There are a few things I do want that aren’t there, but like I said, I’ll just check out that public roadmap and maybe I’ll give a few thumbs up to some things… But yeah, that’s interesting to me, that aspect, and really just kind of return to the old way of doing things, server-side versus in the browser.

Uku Täht: I’m with you. I think allowing people to self-host makes sense for Plausible. We’re in that sort of space.

Jerod Santo: Absolutely.

Uku Täht: But personally, as a user, I’d rather pay someone to take care of that for me.

Jerod Santo: Same.

Uku Täht: I wanna minimize my headache as a developer.

Jerod Santo: There are people that love setting this stuff up though. They love self-hosting, they love running servers, they’ve got their Ansible scripts, or they’ve got their Docker files, or they’ve got their Kubernetes clusters. There are people that love that stuff. I’m just not that person. I am interested in server-side stuff.

A feature request

Jerod Santo: So now that I have you off-air, let me give you my feature request real quick.

Marko Saric: Okay.

Uku Täht: Yeah, go for it.

Jerod Santo: So what I’m interested in most of the time – so our site is pretty well designed from an information architecture point of view, if you think about our different podcasts, if you think about our news and then our posts. We think of these as almost like little verticals inside of our media company. So Go Time is its own thing; it’s a show for the Go community, it has its own episodes, it has its own stuff. And what we’re trying to generally track is the success and growth of our portfolio shows…

So what I mostly wanna know - and this is hard to get even inside Google Analytics, but I think it’s a pretty basic thing, is I wanna know the performance of paths. If I can just see /gotime and everything underneath it… Think of it like your top little nav. If I can show just the stats on this path - how is JS Party doing, how is News, which is a whole section, how is our Posts…? Is Posts growing? Not the individual posts, but cumulative, over time - are they dropping? That’s beautiful for me. And that’s so simple – that plus what you currently have is basically BOOM.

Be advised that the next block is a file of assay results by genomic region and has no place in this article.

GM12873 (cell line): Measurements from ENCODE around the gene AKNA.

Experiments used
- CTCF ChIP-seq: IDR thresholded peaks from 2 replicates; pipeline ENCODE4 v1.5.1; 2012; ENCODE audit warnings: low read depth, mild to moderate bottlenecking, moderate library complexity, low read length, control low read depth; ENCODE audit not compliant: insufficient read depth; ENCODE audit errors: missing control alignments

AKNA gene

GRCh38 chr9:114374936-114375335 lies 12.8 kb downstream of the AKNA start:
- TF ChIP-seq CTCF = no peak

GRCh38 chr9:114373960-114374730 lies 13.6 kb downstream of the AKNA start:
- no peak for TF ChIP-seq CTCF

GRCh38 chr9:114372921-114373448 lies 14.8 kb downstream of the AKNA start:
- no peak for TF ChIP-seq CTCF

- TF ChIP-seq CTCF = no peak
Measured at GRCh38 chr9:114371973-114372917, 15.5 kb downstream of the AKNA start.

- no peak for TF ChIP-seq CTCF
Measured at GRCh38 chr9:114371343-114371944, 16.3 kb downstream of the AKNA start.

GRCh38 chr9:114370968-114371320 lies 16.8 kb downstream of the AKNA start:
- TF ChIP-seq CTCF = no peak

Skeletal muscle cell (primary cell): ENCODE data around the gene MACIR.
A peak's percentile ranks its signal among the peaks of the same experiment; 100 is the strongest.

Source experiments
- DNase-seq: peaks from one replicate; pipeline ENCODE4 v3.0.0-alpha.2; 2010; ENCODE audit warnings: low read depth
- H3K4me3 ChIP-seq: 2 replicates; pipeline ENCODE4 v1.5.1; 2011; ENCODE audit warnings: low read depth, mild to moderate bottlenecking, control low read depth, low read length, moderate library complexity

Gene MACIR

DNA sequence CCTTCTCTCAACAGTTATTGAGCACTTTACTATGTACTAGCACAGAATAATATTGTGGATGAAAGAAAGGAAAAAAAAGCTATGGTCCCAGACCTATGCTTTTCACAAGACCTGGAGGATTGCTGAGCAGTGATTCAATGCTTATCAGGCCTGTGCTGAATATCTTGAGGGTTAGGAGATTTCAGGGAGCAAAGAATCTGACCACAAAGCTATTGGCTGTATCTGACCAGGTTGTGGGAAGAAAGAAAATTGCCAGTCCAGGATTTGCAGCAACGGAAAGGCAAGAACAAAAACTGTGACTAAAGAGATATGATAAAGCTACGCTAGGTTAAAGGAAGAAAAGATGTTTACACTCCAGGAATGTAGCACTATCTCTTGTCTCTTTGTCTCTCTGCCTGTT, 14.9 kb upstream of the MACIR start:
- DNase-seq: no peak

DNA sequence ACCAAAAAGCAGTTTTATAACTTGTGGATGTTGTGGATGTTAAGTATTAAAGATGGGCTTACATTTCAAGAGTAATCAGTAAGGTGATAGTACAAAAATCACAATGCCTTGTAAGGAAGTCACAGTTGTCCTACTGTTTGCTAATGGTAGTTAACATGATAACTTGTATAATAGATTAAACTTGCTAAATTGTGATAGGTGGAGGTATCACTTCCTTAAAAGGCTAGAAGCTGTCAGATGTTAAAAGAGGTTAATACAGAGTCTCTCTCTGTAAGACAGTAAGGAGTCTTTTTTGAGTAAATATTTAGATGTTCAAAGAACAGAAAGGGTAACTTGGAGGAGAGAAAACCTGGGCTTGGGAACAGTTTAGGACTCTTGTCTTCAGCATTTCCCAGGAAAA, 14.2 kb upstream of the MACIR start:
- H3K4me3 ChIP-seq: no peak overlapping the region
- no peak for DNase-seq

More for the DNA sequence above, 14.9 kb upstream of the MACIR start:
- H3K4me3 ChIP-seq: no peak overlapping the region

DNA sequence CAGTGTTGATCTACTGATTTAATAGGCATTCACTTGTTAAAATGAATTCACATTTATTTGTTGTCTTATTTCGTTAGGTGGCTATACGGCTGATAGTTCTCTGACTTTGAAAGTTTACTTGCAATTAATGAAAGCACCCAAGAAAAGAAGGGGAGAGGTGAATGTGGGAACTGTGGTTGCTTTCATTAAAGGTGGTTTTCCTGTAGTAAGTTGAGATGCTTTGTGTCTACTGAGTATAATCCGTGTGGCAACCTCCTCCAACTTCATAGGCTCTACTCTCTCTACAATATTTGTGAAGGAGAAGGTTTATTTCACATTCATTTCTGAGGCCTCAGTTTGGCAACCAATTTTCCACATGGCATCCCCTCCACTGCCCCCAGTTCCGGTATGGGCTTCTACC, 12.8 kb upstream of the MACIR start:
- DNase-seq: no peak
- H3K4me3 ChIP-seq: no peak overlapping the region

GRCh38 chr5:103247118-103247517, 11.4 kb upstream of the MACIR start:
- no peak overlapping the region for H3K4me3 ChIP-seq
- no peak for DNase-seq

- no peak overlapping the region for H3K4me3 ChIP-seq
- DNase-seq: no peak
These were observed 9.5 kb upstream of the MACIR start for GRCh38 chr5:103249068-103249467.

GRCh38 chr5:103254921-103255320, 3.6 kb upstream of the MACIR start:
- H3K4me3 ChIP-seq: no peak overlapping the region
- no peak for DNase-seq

Uku Täht: Yeah.

Marko Saric: We are in progress of doing that, no? That’s what’s gonna happen, to be able to dig deeper into these levels.

Uku Täht: Yeah, but what really sucks is I can go into the database and I can run that query…

Jerod Santo: Totally.

Uku Täht: But surfacing that as a feature is something that I’m not very – I’m not a UX guy; we get a lot of compliments on the UX…

Jerod Santo: It does look nice.

Adam Stacoviak: Well, I think if you knew the routes, you could put that in the users’ hands, and say “Which routes matter to you”, instead of saying of saying “Here’s all your routes”, or even top-level routes… Like, “Which top-level routes matter to you - build a dashboard for you on that” kind of thing.

Uku Täht: Yeah, we need to think about some sort of way – I can think easily of a way to add a filter on top, where you select the properties to filter by, which would be the path name, and then add a regex that you can filter by… And then maybe we could have some sort of stored filters…

Jerod Santo: Stored search, yeah.

Uku Täht: And you can have just tabs with different stored filtered searches, or something like that. I can think of it, but building is gonna take me ages.

Written by Uku Taht

Hi! We are Uku and Marko. We're building a lightweight, non-intrusive alternative to Google Analytics. You can read about our journey and what we've learnt along the way on this blog.